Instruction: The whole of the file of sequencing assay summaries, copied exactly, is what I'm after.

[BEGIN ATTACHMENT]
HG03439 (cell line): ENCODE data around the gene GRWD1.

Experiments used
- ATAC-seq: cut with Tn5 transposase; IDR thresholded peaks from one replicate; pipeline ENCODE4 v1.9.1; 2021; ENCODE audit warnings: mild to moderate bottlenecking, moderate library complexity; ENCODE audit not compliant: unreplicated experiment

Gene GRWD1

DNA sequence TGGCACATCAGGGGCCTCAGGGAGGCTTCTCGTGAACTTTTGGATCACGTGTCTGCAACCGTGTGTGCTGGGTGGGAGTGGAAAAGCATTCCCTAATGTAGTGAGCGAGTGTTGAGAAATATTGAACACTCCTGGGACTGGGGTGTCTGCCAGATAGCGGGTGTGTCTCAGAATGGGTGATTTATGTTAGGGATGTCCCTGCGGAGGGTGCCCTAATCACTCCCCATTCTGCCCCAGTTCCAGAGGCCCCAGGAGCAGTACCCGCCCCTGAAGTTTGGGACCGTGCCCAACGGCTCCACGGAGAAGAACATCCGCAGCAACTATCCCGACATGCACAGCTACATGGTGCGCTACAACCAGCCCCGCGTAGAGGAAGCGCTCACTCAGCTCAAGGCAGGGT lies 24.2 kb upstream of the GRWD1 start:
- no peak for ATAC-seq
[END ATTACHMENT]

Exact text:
HG03439 (cell line): ENCODE data around the gene GRWD1.

Experiments used
- ATAC-seq: cut with Tn5 transposase; IDR thresholded peaks from one replicate; pipeline ENCODE4 v1.9.1; 2021; ENCODE audit warnings: mild to moderate bottlenecking, moderate library complexity; ENCODE audit not compliant: unreplicated experiment

Gene GRWD1

DNA sequence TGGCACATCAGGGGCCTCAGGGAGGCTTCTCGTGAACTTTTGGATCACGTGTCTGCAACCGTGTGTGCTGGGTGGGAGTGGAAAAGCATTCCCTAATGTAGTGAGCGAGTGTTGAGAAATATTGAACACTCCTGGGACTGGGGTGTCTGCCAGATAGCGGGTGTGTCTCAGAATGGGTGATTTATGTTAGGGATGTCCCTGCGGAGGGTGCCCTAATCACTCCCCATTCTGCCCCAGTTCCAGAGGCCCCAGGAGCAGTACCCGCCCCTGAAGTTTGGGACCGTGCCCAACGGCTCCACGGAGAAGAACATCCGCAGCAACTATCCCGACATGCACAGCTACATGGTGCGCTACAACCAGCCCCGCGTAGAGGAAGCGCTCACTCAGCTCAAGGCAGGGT lies 24.2 kb upstream of the GRWD1 start:
- no peak for ATAC-seq